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Planned Parenthood is gearing up for an abortions rights battle in Michigan.
The organization is reportedly considering a pro-choice ballot initiative for the November 2020 ballot. Though only reportedly in its earliest exploratory stages, the organization is looking at ways to combat two anti-abortion proposals that are on the way to gaining the 340,047 signatures needed by mid-December to proceed to Michigan's Republican-controlled Legislature, where they are expected to pass. The potential initiative also comes in anticipation of a possible U.S. Supreme Court reversal of Roe v. Wade
Gov. Gretchen Whitmer has vowed to veto
any anti-abortion bills that come to her desk, but a citizens' initiative could circumvent her signature. And even though the anti-abortion groups are collecting signatures to put them on the November 2020 ballot, they don't actually need to get that far for them to pass. Michigan’s Constitution allows the Legislature to enact a ballot initiative first, without Whitmer's signature or without a citizens' vote — a sidestep that critics call "undemocratic" in spirit.
"We think it's really clear that there's no intent to put these on the ballot,” Lori Carpentier, executive director of Planned Parenthood Advocates of Michigan, told The Detroit News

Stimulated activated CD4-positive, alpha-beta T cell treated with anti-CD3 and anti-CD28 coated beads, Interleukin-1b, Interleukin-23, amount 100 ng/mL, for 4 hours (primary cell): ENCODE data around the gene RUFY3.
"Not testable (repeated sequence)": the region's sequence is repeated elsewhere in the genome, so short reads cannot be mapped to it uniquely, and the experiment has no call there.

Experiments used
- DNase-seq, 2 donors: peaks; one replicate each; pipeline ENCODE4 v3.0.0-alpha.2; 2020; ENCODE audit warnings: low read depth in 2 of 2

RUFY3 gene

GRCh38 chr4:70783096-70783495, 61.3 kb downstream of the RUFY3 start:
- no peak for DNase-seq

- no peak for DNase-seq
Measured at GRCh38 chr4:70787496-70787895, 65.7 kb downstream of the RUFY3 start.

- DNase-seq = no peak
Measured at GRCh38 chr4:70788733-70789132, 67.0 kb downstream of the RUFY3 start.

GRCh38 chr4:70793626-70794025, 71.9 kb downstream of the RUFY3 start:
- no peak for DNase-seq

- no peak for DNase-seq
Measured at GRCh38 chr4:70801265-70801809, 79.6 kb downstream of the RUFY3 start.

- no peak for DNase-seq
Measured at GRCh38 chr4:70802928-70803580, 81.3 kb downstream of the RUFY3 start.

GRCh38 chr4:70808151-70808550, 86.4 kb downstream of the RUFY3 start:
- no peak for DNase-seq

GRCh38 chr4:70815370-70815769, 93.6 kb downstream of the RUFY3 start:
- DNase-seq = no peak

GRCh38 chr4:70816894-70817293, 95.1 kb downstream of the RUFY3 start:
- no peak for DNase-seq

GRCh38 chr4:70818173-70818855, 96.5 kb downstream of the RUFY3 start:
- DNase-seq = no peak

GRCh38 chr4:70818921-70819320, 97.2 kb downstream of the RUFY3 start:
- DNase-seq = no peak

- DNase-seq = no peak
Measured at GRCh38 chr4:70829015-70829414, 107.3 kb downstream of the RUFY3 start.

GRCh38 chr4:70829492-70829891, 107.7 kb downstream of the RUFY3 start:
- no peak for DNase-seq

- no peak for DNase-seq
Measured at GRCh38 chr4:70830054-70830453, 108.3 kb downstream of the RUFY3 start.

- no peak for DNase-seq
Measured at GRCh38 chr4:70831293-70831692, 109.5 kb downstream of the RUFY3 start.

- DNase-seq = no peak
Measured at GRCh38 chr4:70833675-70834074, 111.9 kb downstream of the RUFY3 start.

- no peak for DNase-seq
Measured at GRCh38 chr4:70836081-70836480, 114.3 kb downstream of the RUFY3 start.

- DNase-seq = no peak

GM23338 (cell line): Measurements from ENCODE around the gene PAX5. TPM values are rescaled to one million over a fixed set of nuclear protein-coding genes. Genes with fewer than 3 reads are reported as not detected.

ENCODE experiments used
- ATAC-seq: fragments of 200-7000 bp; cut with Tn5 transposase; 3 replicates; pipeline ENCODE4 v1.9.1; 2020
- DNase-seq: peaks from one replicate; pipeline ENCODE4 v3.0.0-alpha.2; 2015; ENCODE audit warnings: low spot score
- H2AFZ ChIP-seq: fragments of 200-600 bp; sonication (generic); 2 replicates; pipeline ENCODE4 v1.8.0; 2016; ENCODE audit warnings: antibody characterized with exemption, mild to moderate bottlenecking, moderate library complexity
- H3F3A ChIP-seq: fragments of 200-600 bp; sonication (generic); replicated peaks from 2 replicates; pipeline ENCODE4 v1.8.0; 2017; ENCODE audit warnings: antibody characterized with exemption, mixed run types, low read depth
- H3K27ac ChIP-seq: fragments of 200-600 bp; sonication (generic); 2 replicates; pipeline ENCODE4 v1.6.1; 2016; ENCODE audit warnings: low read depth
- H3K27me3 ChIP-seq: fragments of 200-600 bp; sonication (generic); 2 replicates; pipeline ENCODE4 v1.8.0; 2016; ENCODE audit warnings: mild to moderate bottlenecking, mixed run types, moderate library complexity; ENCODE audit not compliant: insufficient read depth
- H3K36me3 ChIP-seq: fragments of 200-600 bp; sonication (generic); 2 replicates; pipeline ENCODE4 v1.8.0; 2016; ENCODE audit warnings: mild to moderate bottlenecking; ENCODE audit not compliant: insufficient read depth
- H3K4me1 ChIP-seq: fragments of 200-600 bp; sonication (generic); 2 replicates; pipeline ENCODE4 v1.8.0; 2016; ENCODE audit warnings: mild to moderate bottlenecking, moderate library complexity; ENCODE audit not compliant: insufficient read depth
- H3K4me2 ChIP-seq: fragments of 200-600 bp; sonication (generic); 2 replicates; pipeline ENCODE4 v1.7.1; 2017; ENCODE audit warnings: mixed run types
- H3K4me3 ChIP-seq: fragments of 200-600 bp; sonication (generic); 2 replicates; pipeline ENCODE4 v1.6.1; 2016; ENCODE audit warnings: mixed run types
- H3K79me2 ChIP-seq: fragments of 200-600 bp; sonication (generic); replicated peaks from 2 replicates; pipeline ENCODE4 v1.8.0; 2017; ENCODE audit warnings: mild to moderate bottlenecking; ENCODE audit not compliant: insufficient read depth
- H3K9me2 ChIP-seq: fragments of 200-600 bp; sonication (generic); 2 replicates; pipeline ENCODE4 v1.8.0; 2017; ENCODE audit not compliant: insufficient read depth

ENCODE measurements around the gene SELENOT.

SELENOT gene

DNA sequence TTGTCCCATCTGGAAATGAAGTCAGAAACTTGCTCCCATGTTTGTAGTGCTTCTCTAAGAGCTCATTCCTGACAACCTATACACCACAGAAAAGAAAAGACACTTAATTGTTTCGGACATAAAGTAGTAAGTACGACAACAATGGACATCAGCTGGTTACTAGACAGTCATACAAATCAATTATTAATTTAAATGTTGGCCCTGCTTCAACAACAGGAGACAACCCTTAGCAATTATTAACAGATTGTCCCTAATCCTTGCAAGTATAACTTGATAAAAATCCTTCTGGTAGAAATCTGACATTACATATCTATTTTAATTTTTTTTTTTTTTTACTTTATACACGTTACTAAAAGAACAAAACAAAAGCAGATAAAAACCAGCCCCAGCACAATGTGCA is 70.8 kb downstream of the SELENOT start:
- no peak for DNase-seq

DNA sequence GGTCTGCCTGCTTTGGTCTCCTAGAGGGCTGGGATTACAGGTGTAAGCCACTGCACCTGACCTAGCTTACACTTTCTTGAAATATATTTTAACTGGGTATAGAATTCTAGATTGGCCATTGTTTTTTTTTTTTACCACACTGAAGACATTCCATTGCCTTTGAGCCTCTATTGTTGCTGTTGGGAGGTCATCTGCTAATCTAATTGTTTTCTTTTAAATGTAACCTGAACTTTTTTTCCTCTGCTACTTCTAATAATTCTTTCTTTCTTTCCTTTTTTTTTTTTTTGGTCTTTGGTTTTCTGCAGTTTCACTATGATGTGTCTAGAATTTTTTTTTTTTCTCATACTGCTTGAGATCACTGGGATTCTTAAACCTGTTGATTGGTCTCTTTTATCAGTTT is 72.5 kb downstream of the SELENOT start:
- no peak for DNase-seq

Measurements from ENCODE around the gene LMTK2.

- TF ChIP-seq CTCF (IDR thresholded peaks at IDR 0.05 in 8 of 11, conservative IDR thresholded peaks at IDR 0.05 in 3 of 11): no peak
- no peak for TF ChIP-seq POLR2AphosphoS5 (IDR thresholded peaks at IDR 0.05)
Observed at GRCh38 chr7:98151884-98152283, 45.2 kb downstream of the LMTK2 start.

. "And yet, that's what they're gathering signatures to do." ("That's not deceitful; that's specifically written in the Constitution," Genevieve Marnon of anti-abortion group Right to Life told the paper. "I didn't write those rules. Right to Life didn’t write those rules. And those rules apply to everyone equally.")
One of the anti-abortion measures seeks to ban dilation and evacuation, a procedure most commonly used in the second trimester. The other would ban abortions after embryonic cardiac activity is detected.
Michigan's anti-abortion efforts appear to be part of a coordinated, nationwide effort to bring the abortion issue to the Supreme Court — which moved to the right after the confirmation of Justice Brett "I like beer" Kavanaugh — to eventually overturn Roe v. Wade
"A movement, I feel like, is even too small of a word," Alexis McGill Johnson, who became Planned Parenthood's new leader in July, told The Detroit News
. "There is just an active extremist effort designed to take away and restrict women's access to reproductive health care and health care in a general way."
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